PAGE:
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  However, it is in their approach to these aspects that they differ.  Two authors of Dark Romanticism, both Nathaniel Hawthorne and Edgar Allan Poe explore in their writings the mystical and the melancholy aspects of America's Puritan thought.  Whereas Hawthorne, as a moralistic and didactic narrator examines the dark regions of the soul--what he called the truth of the human heart --in portraying the innate depravity of human beings with such characters as Roger Chillingworth of Th e Scarlet Letter who spiritually transforms into what he himself calls a fiend,  Poe finds this darkness more in the human psyche. And, to indicate the effects of man's evil, he utilizes the unreliable narrator who often in the end is terrorized by his own realization of the grotesque workings of his mind and the real horror that lies in what humans are capable of.  This is indicated with such narrators as those of A Cask of Amontillado and of  A Tell-Tale Heart who scream out in their horrifying realizations. Both Hawthorne and Poe make use of symbolism to great effect in their works.   Scarlet letters, black veils, poison bushes, haunted houses often represent secret sin for Hawthorne in his works while Poe employs such symbols as vulture eyes, black cats, harlequin costumes, catacombs, decaying mansions, ravens, and coffins as objective correlatives to the minds of his characters.  Hawthorne and Poe both utilize Gothic conventions in their portrayal of the dark side of humanity.   However, Poe often uses these conventions in a subverted manner as only the human beings are the ones who create the terrible deeds as in The Cask of Amontillado while Hawthorne's The House of Seven Gables, is more traditional in its use of Gothic conventions. Walter De Jong shouts over the roar of fans in the greenhouse.

He’s telling me about the seedlings beside him, which pepper the dark soil in a grid of small planting pots. De Jong, a potato breeder and geneticist at Cornell University in Ithaca, New York, hopes that at least one of the plants will yield a best seller, but it’s far more likely that they’ll amount to compost. De Jong produced the plants in the same old, laborious way that his father did before him. If the resulting potatoes bear their parents’ finest features—and none of the bad ones—De Jong will bury them in the ground next year and test their mettle against a common potato virus. If they survive—and are good for frying and eating—he and his team will repeat this for 68 years to ensure that problematic genes did not creep in during the initial cross. Each year, the chance of failure is high. Potatoes that resist viruses, for example, often have genes that make them taste bitter. Others turn an unappetizing shade of brown when fried. If anything like that happens, De Jong will have to start from scratch. Tedious as it is, he loves the work. Kicking up dirt in the furrows that cascade along the hillsides of upstate New York, he says, “I’m never stressed in the potato fields. ”De Jong has some serious cred in the agriculture world.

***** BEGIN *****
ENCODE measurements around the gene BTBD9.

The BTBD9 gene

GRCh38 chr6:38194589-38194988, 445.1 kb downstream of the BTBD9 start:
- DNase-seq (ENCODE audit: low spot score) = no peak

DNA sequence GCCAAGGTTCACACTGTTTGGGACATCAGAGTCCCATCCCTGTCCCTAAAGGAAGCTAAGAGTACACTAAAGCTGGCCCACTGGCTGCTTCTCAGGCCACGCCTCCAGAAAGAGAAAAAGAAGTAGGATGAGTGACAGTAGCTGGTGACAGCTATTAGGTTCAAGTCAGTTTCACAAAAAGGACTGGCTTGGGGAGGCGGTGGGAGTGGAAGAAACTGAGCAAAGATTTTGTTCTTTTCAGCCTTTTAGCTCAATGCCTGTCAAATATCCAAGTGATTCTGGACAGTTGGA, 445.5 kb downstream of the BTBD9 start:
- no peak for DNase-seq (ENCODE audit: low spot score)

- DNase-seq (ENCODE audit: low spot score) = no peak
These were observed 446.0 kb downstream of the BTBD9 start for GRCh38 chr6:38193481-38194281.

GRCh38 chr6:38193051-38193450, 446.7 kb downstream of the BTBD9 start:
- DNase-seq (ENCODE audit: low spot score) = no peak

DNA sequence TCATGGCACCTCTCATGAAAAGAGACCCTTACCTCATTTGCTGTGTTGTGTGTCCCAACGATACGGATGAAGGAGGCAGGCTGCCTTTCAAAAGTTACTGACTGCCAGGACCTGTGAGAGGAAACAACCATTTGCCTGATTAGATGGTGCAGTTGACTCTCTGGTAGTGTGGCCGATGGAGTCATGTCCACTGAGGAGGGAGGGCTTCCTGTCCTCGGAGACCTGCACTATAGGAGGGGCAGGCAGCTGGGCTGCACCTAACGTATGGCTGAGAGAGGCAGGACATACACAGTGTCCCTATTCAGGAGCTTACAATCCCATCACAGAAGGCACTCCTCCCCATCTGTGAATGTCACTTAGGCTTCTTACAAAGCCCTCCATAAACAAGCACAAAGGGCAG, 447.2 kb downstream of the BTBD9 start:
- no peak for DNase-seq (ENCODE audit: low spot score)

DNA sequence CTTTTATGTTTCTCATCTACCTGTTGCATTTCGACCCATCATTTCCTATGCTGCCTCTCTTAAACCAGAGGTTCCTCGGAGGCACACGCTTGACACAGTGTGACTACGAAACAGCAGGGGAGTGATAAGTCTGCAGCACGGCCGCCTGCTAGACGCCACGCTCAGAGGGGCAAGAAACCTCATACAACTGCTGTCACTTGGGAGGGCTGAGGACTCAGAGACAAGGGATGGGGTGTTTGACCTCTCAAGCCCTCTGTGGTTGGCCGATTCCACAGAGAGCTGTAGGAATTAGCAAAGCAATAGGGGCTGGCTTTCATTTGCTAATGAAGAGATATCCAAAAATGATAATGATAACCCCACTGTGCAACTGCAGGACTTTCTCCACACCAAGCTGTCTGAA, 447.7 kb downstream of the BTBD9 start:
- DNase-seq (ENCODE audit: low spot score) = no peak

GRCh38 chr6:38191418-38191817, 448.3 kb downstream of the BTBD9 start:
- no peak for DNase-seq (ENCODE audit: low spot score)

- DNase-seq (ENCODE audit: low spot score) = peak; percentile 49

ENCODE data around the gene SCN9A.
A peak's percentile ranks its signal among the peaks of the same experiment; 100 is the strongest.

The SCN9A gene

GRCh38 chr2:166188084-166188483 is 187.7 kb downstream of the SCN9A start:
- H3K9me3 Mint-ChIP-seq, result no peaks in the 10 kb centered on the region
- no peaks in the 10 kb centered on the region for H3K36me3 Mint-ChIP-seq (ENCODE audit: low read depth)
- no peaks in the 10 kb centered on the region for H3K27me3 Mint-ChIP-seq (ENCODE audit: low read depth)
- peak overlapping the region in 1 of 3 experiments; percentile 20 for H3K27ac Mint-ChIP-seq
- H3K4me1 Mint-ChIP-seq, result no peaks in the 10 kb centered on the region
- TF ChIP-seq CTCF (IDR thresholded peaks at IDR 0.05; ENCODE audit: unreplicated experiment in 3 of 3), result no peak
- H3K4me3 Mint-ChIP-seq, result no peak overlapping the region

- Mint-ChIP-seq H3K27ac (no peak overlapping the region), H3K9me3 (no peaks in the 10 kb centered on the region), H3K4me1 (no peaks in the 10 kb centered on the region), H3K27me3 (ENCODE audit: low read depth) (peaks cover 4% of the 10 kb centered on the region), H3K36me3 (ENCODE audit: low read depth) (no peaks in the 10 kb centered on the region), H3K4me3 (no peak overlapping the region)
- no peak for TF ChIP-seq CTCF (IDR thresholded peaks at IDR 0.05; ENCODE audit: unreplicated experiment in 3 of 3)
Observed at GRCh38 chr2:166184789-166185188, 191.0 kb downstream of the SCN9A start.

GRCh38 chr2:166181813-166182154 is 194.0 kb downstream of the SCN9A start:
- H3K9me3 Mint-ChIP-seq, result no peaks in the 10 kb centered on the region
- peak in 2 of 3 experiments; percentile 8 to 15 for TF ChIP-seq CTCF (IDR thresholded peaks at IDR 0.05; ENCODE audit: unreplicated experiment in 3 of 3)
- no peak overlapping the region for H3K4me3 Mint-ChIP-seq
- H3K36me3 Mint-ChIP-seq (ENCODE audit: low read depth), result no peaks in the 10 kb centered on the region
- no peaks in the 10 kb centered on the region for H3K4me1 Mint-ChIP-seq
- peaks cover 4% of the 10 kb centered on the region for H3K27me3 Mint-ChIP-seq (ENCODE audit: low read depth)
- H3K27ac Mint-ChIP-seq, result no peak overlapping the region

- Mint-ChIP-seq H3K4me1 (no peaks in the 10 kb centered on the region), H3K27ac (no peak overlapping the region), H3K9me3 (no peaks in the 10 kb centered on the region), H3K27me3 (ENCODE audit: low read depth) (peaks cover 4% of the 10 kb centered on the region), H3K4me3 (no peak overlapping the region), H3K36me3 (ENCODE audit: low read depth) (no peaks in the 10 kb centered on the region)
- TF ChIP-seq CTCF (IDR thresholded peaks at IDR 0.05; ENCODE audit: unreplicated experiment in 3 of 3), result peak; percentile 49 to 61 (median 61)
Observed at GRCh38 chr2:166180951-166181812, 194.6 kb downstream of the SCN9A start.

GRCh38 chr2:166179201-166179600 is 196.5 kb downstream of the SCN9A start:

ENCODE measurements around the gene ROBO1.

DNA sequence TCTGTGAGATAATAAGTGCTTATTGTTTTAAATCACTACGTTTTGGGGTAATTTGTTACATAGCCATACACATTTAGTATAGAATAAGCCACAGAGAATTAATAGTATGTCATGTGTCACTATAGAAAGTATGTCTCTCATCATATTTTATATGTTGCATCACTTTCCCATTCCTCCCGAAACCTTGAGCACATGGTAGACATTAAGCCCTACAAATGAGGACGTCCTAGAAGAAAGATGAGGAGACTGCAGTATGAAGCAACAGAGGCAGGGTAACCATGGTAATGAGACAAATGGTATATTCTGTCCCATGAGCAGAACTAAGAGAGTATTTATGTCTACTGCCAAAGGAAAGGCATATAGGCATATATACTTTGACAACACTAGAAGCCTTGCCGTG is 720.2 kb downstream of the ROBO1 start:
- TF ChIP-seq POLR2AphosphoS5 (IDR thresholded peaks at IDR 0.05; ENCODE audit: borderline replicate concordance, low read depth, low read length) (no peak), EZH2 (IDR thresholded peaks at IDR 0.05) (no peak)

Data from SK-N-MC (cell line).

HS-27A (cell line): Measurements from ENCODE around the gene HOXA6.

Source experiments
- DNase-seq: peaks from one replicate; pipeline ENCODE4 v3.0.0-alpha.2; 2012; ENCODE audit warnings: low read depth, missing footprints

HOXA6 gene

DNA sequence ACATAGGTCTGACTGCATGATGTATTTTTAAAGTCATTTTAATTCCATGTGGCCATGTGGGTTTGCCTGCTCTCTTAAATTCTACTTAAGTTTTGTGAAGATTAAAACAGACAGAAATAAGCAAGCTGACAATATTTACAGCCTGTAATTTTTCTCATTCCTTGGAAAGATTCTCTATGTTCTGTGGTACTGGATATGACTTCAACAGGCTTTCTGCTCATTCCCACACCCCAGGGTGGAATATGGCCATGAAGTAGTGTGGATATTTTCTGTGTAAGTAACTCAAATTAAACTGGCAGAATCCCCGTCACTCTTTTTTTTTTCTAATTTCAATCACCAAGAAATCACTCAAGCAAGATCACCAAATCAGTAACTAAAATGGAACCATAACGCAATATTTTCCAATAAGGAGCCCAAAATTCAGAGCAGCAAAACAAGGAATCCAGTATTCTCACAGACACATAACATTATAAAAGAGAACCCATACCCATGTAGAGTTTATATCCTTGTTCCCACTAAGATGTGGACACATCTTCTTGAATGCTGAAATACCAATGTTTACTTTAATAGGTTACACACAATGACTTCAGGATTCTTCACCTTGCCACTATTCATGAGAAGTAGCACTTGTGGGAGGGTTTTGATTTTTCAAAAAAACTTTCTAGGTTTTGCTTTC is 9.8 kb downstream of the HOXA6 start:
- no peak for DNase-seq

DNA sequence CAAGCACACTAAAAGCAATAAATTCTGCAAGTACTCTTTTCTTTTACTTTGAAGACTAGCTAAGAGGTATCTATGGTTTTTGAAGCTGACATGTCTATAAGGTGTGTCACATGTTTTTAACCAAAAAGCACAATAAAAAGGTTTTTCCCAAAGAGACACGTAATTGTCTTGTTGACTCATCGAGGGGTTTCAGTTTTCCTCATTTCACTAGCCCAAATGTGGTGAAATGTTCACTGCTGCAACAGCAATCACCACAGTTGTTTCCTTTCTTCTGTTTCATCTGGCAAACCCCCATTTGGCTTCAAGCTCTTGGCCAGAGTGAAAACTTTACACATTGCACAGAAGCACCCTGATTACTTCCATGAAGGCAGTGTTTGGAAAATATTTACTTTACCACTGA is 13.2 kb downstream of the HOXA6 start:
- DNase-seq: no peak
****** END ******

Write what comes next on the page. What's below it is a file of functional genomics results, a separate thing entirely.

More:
Not only was his father a potato breeder, he’s also descended from a long line of farmers. The potato farmers he works with appreciate this deeply, along with his commitment to the age-old craft of producing new potato varieties through selective breeding. They even advocated on his behalf during his hiring and when he was up for tenure at Cornell, a school with a long history of agriculture research. “All of our farmers like Walter, ” says Melanie Wickham, the executive secretary of the Empire State Growers organization in Stanley, New York. Often, he’s in the fields in a big hat, she says. Other times “you’ll see him in the grocery store, looking over the potatoes. ”De Jong has been working with farmers long enough to know that our food supply is never more than a step ahead of devastating insect infestations and disease. Selective breeders like De Jong work hard to develop resistant crops, but farmers still have to turn to chemical pesticides, some of which are toxic to human health and the environment. De Jong enjoys dabbing pollen from plant-to-plant the old-fashioned way, but he knows that selective breeding can only do so much. Teacher Rate: For some courses, special tuition rates are available for current, certified P-67 teachers and administrators. Please today for more details. Military Rate: For some courses, special tuition rates are available for active duty military members and their spouses.